Leading article: Ms Gibbons and a teddy bear named Mohamed


The sentence handed down to Gillian Gibbons by a Sudanese court might fall short of an outrage, but it only just. The British teacher charged in Sudan with insulting Islam, inciting hatred and showing contempt for religious beliefs, escaped the 40 lashes or six months in prison the judge had at his disposal, but she must still serve 15 days in a Sudanese prison. Any hopes she might have had of using her teaching experience for the benefit of that country's children are now at an end, and her experience will surely deter other would-be volunteers.

Which is a pity. Ms Gibbons went to Sudan with the most laudable of motives. Barely three months later, she found herself vilified and hauled before a Sudanese court all because she had allowed her class to name a teddy-bear, of all innocent objects, Mohamed. The saga would be laughable, had it not turned so deadly serious.

Diplomatic intervention could still reduce Ms Gibbons' sentence. But the verdict remains. A British teacher has been found guilty of insulting Islam because of a teddy-bear called Mohamed. The complaints of a zealous school official and Sudan's Islamic clerics have been upheld. The judge took a strict interpretation of the law. The inference to be drawn is that a teacher who was neither a Muslim nor a Sudanese national was unwelcome in that country.

There is bound to be some diplomatic fall-out though it will be limited because little further deterioration in relations between our two countries is possible. British representations over the Sudanese government's role in the catastrophe in Darfur have not gone down well in Khartoum. This tough stance is entirely right, but it did not help Ms Gibbons, for it meant Britain had little store of goodwill to draw on.

So long as Ms Gibbons' fate was in the balance, the Foreign Office was right to keep its interventions in the realm of a consular, rather than diplomatic, dispute. Some stronger expression of displeasure is now in order. It is no longer acceptable for the Sudanese ambassador and his spokesman to defer to treat the case and the court as something that has nothing to do with them. This is a matter between two governments, and the ambassador is his government's representative.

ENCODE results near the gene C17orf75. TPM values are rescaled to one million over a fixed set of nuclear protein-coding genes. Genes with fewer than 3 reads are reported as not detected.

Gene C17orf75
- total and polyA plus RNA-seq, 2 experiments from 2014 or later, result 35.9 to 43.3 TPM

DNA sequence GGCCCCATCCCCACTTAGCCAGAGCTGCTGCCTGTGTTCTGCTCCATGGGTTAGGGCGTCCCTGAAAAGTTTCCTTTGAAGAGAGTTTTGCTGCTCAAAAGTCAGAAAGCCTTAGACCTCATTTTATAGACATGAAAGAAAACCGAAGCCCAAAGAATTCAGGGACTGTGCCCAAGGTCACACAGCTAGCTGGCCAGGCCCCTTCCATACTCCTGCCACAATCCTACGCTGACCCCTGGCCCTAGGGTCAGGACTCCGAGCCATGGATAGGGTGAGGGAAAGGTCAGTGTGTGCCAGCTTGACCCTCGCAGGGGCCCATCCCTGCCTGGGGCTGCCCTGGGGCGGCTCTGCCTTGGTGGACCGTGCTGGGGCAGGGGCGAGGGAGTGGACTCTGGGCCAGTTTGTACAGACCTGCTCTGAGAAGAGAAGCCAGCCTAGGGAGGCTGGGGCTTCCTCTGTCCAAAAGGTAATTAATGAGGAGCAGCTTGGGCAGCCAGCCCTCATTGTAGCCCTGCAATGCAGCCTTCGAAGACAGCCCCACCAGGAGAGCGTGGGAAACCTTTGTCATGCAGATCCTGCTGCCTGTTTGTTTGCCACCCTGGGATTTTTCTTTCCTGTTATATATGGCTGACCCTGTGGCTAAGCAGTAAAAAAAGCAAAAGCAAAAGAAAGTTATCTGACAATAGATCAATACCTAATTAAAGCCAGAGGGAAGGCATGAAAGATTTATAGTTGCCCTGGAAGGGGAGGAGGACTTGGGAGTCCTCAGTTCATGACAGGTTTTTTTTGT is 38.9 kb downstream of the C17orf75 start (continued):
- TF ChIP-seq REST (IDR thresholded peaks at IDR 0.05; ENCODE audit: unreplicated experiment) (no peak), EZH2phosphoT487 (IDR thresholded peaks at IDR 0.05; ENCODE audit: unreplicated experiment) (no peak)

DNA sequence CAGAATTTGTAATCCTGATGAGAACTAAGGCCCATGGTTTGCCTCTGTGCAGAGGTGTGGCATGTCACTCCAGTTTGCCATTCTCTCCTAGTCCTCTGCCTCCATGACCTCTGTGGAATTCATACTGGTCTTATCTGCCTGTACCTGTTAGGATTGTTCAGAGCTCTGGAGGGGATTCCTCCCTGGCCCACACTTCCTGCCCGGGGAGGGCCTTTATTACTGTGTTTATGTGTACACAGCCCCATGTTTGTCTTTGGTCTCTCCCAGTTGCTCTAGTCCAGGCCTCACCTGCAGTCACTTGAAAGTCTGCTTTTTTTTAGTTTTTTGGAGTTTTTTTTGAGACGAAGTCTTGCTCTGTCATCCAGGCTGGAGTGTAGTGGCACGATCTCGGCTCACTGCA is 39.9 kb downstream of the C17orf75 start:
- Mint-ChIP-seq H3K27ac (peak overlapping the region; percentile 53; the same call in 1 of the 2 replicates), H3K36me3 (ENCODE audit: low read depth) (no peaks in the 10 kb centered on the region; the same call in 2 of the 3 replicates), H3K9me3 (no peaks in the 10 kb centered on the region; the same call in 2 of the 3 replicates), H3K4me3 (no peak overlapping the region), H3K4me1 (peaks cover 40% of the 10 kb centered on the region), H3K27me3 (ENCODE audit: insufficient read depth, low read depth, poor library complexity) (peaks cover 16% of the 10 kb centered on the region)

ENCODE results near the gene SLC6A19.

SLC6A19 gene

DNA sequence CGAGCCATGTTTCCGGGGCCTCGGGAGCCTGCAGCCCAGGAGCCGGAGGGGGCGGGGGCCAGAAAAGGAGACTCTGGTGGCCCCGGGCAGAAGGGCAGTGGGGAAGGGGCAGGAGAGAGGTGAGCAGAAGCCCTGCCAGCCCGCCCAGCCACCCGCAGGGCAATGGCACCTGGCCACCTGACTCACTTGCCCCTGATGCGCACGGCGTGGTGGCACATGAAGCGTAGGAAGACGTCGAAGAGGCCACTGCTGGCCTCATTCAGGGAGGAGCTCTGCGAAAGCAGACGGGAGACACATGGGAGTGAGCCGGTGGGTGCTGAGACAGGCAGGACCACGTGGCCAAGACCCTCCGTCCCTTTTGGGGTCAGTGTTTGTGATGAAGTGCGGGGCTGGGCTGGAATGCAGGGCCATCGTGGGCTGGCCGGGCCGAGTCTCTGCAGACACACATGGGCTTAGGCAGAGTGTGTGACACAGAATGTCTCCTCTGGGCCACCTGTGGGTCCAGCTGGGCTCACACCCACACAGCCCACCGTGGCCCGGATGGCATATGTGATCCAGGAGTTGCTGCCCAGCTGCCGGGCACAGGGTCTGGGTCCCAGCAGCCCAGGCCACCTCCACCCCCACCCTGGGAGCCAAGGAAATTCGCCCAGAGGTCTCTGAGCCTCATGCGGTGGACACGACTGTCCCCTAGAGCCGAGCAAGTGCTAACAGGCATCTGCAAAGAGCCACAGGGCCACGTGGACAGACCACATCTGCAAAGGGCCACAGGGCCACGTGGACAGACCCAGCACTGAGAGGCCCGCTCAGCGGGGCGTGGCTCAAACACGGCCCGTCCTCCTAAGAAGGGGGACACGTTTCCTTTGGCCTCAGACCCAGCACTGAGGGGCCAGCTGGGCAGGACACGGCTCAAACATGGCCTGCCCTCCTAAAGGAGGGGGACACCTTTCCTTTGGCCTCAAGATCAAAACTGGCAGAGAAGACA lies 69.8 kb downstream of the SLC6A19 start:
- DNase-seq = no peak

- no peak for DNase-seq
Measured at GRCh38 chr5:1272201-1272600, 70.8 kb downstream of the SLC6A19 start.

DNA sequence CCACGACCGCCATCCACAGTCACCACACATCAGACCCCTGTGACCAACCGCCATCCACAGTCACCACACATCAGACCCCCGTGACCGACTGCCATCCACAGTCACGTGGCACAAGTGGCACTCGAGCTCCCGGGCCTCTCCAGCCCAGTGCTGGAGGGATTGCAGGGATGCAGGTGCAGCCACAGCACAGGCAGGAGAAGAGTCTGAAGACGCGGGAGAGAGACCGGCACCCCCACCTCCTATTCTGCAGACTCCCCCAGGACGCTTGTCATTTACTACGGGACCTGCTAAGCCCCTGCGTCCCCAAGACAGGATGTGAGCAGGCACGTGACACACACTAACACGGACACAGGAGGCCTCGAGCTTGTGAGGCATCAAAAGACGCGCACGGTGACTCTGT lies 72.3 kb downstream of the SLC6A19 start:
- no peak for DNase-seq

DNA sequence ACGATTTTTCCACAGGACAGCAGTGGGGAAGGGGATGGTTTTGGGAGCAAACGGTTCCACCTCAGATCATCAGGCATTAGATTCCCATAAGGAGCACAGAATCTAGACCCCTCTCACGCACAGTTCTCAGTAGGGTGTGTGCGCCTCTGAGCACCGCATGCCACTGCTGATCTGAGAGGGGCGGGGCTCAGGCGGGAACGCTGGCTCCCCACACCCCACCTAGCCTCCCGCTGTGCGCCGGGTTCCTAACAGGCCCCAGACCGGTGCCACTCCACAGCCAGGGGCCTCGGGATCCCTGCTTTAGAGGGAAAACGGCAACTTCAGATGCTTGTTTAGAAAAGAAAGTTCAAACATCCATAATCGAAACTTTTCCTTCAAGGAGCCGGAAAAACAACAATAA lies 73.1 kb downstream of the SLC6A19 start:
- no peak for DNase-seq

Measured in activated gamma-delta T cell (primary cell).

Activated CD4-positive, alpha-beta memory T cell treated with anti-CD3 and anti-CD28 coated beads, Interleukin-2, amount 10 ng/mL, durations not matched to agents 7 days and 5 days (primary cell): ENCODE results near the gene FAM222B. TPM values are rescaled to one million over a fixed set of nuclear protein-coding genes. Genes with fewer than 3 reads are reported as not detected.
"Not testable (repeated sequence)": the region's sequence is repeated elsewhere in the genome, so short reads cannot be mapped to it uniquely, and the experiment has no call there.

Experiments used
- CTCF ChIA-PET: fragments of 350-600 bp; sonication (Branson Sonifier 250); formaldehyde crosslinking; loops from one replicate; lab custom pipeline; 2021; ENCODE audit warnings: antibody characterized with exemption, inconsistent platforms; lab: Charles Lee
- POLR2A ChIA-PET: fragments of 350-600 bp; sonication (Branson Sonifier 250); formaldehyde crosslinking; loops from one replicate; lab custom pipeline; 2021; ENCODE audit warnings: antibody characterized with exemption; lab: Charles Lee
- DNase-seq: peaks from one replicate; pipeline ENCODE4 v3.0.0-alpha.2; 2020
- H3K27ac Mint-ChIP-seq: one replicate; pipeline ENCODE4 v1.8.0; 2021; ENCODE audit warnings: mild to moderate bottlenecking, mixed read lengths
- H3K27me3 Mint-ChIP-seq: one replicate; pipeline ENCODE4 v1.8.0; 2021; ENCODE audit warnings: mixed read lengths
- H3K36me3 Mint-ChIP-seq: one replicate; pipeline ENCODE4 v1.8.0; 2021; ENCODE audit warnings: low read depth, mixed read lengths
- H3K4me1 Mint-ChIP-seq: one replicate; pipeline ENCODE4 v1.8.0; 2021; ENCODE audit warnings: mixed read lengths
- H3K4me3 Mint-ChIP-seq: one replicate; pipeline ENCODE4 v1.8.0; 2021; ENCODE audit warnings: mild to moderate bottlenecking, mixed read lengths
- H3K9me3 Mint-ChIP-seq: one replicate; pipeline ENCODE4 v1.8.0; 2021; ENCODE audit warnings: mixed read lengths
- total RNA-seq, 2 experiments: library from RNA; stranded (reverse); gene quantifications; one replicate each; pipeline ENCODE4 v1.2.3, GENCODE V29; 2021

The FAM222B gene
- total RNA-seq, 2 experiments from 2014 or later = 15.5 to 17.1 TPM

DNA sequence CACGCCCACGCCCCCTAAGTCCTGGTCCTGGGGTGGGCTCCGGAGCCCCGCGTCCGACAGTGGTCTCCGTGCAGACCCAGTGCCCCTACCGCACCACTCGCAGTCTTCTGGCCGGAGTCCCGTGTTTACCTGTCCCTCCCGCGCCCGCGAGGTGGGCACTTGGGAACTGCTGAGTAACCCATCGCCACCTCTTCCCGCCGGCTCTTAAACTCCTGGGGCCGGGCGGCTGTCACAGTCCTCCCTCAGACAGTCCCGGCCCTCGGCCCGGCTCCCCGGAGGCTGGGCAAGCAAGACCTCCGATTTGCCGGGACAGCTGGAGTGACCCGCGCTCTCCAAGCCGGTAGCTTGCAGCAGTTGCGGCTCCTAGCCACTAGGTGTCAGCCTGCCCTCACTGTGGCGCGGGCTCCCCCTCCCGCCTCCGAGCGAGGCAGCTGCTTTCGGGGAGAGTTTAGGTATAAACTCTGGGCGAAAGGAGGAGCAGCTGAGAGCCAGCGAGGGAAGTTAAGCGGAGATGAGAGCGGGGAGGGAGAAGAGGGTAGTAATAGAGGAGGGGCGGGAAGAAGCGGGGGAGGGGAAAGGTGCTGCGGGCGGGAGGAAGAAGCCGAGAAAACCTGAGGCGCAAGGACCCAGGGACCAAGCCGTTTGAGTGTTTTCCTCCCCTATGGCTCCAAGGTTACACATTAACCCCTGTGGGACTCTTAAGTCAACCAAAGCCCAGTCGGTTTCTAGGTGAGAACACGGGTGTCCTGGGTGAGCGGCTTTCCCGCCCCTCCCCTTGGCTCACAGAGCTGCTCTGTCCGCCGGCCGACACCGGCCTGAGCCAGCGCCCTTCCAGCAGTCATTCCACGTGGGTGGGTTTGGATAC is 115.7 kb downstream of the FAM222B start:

What would be wrong, however, would be to treat Ms Gibbons' case, as some have done, as a harbinger of the supposedly inevitable clash between the "enlightened" West and "primitive" Islam. There is no evidence here of any existential cultural or religious collision. This was a particular court; Sudan's is a particular brand of Islam. There are no big lessons to be drawn about any coming "clash of civilisations".

In this respect, it was a bonus that several British Muslim organisations, criticised in some quarters for their early silence, tried to cool the temperature. They argued that the matter was not worthy of arrest or detention, called for Ms Gibbons' immediate release, and condemned the Sudanese for helping to perpetuate prejudice and misconceptions about Islam. Their interventions were welcome even if they had to be effectively solicited by adverse comment.

We hope and trust that Ms Gibbons will be released before her 15 days are up. Whatever happens, though, her case serves as a warning. We may find it ridiculous that the naming of a teddy-bear in a primary-school class should escalate into a court case and an international incident. But anyone who sets out for somewhere so culturally different, must appreciate the rules. Schools are a particularly sensitive area, as is the name and image of Mohamed. Ms Gibbons was caught up in something that, with a little more awareness of difference, might not have ended as it did.

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